I spent a lot of time practicing skills and getting into field hockey shape. A year later I was asked to attend a training/tryout camp for the national team in the winter of 2011. In 2012, I received my first cap in Victoria when we played against the USA, and I scored my first goal for an international team. It was super cool to get my first cap and first goal on home soil. A “cap” refers to an official international game you play for your country. 

Q. What are some career highlights that stand out for you?
A. Multi-sports games are always a memorable experience. I played in the 2018 Commonwealth Games on the Gold Coast (Australia) which was a very fun experience. I also played in the 2015 and 2019 Pan Am Games in Toronto and Lima. These stand out to me as they were the most fun and competitive experiences. One of my biggest highlights was qualifying for the 2022 World Cup in Spain. It was the first time Canada had qualified since 1994.

Q. You also played and trained in Europe?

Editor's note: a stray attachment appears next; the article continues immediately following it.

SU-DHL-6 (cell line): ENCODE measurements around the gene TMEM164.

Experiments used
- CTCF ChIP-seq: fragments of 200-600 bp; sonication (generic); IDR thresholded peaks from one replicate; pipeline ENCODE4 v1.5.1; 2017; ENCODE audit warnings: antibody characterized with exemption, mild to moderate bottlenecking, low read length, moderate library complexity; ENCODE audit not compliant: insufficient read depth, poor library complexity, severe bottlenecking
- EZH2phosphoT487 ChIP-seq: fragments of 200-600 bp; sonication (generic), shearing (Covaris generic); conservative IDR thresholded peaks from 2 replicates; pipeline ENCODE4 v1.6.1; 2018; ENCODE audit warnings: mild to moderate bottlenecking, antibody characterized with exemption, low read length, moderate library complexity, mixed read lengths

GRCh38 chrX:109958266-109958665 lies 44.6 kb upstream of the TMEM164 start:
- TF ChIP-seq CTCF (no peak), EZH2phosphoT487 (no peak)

A. Yes, that was also a significant part of my career. In 2018, for one and a half seasons, I played abroad in Belgium for a professional team. We also coached one of the youth programs out there and trained with the Canadian national team on the side twice a week. It was full-time field hockey while we were there. This is what pushed us through to almost qualifying for the Tokyo Olympics in 2019, and eventually qualifying for the 2022 World Cup.

Q. How did you settle on kinesiology as your major at UBC?
A. I was attracted to physiotherapy initially and I knew kinesiology was a good way to get the prerequisites to get into physical therapy. Kinesiology was a good program for me as I was interested in everything surrounding sports but I went in a different direction because physiotherapy wasn’t where my strengths were. I ended up taking what I learned in kinesiology to become a certified personal trainer. 

Q. How did you make the decision to retire from field hockey?
A. I decided to retire directly after the 2022 World Cup. My body was telling me it was time to move on and step away. After knee surgery in high school, I had another significant injury in January 2014 which led to an additional surgery. It was getting to the point that I wasn’t as fast or quick as some of the new girls that were coming up and I knew I would just have to start to rely on my skill. This made me feel I was letting my team down a bit. I was just not as capable as I was in my 20s—at that point, I was 32.